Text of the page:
Level 2: Mid-level evidence

The use of computer-aided detection in screening mammograms was evaluated in a study of 222,135 women who had 429,345 screening mammograms at 43 separate facilities (N Engl J Med. 2007;356:1399-1409). The reference standard for breast cancer diagnosis was based on clinical diagnosis made within one year subsequent to screening mammography.

During the study, seven facilities (16%) introduced computer-aided detection. Comparing before vs. after computer-aided detection in these facilities, 84,900 vs. 31,186 screening mammograms were performed and 438 (0.516%) vs. 156 (0.5%) were associated with a breast cancer diagnosis within the subsequent year. Screening mammograms were associated with 80.4% vs. 84% sensitivity (not statistically significant), 90.2% vs. 87.2% specificity (P <.001), and 4.1% vs. 3.2% positive predictive value (P = .01).


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Computer-aided detection was associated with a higher rate of breast biopsies performed per mammogram (1.47% vs. 1.76%, P <.001), but there was no significant difference in the rate of cancer detected per mammogram (0.415% vs. 0.42%).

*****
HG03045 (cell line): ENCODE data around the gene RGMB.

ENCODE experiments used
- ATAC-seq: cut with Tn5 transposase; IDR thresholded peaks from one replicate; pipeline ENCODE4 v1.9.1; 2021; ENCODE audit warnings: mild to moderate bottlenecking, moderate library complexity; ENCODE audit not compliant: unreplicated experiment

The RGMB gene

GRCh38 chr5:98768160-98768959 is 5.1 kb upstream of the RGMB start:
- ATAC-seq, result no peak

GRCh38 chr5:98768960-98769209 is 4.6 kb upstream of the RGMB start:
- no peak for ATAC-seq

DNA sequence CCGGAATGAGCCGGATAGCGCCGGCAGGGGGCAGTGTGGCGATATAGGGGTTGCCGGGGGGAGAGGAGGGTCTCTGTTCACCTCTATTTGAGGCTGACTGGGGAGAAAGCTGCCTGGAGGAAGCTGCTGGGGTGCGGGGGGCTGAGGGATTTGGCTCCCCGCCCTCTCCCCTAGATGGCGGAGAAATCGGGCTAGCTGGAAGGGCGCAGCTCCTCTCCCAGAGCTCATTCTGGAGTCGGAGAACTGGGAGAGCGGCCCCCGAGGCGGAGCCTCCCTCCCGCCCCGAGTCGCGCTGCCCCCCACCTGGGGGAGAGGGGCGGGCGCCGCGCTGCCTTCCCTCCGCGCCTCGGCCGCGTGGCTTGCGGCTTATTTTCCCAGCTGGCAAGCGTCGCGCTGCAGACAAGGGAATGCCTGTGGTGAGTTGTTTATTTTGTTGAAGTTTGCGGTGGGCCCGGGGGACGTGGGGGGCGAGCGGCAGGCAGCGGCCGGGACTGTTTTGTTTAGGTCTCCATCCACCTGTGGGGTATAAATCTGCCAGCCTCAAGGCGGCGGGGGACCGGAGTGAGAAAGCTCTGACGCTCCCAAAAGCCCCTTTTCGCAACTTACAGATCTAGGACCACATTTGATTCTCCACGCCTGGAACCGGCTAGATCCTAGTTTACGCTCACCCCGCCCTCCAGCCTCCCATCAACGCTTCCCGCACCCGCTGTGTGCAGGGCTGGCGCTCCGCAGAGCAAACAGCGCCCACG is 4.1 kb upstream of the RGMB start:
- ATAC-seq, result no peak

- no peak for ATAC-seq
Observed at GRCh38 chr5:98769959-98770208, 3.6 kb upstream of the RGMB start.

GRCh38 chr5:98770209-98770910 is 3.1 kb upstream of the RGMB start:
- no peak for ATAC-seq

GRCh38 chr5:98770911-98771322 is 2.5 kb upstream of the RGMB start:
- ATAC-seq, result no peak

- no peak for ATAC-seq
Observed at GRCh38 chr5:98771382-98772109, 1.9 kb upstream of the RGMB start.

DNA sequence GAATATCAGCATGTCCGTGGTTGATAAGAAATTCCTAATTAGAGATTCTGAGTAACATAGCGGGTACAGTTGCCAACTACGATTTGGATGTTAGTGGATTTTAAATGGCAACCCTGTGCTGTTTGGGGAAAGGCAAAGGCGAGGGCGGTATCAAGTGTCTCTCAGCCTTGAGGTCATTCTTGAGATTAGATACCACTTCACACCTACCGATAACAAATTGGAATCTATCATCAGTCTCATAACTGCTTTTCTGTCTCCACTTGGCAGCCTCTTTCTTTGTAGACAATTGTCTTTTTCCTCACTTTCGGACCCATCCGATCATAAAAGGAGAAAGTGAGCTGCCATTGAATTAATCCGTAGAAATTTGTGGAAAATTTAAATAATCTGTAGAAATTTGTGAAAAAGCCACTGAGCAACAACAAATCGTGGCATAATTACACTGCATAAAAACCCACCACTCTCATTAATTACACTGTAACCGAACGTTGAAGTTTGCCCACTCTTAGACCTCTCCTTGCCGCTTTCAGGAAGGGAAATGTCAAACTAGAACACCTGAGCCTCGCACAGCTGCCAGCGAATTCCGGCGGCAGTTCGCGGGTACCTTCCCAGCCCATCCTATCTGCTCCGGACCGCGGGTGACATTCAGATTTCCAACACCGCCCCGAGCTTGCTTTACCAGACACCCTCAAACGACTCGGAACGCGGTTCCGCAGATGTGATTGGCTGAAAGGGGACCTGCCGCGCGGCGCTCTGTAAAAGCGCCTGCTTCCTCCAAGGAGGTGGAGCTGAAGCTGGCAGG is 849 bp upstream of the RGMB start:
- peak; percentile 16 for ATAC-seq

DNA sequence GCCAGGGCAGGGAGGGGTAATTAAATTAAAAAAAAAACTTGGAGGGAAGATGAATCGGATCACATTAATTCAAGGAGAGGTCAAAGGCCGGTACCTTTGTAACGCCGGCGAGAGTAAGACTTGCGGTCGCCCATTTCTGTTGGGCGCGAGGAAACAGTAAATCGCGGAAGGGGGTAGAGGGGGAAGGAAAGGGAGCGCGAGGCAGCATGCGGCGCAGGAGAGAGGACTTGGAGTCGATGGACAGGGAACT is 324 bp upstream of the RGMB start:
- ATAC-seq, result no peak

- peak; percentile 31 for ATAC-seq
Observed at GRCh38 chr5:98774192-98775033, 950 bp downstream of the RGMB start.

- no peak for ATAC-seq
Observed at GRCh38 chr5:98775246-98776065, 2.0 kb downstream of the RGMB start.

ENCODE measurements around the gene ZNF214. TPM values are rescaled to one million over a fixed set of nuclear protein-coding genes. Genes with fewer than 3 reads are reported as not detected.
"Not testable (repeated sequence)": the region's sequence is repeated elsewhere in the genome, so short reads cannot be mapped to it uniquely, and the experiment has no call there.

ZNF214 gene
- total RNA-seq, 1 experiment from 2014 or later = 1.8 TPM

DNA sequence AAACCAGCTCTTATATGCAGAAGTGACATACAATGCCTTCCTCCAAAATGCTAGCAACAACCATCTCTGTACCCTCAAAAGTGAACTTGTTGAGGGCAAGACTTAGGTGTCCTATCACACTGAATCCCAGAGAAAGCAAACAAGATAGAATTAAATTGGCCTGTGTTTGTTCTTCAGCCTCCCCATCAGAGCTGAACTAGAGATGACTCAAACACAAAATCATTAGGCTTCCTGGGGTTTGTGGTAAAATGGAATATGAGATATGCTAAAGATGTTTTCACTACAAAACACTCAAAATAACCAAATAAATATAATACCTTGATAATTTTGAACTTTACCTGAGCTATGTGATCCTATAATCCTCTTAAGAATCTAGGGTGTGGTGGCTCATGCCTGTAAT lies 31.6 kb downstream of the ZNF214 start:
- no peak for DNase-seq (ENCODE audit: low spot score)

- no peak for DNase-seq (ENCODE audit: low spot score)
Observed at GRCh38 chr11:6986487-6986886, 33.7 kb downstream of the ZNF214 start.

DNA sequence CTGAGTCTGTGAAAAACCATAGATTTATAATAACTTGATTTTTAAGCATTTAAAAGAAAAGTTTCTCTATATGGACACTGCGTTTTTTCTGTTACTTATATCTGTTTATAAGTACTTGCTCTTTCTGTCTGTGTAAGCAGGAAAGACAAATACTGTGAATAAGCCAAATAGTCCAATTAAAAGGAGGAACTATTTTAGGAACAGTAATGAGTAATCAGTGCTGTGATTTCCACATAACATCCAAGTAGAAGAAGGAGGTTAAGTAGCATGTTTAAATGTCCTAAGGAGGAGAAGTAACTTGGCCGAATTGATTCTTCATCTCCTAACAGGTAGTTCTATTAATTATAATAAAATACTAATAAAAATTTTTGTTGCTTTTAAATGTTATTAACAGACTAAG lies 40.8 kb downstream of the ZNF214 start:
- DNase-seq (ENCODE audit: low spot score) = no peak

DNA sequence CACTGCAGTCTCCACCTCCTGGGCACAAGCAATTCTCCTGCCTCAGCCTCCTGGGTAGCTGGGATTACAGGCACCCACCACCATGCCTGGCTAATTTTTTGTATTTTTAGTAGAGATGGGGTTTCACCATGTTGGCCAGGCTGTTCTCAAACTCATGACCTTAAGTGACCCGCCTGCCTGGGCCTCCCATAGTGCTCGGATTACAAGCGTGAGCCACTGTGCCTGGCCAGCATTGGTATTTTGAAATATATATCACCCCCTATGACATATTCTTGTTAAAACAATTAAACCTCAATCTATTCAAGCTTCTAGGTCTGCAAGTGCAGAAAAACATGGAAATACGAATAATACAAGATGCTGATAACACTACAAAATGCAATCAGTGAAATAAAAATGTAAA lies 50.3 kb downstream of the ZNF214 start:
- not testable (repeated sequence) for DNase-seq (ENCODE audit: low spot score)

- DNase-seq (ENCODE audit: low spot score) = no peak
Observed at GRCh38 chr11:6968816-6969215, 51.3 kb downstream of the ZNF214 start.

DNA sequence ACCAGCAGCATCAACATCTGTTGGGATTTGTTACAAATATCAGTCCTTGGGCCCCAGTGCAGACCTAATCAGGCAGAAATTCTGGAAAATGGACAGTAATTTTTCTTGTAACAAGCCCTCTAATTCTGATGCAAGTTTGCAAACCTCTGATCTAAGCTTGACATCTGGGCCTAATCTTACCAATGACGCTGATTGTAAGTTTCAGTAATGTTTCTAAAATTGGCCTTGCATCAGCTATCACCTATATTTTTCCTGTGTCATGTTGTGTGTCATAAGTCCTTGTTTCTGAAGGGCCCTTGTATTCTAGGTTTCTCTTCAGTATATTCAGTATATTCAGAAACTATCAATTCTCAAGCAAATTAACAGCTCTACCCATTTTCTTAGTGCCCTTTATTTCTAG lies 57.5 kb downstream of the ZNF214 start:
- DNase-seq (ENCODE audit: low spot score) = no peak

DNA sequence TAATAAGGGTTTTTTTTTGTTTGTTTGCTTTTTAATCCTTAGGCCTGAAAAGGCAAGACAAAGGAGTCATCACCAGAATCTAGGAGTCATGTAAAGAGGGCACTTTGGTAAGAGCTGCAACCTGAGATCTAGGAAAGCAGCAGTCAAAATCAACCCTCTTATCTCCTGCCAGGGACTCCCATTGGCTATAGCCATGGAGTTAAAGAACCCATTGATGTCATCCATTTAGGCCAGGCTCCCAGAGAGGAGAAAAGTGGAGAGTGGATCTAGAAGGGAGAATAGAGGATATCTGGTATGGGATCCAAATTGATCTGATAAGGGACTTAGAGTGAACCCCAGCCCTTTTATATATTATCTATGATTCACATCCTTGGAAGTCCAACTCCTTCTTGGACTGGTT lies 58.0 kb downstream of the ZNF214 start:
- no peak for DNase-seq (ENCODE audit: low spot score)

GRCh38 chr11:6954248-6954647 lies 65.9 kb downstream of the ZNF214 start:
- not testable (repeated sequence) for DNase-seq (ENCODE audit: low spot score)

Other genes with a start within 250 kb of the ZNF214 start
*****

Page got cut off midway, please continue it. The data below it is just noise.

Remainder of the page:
With a 0.5% rate of breast cancer, a 3.6% increase in sensitivity and 3% decrease in specificity means that for every 100,000 screening mammograms, 18 more cancers will be detected, 2,985 more false-positive mammograms will occur, and 290 more breast biopsies will be performed. The original article reported only five more cancers (instead of 18) detected per 100,000 women, but this analysis does not adjust for the slight difference in breast cancer rates (0.516% vs. 0.5%) in the observational data.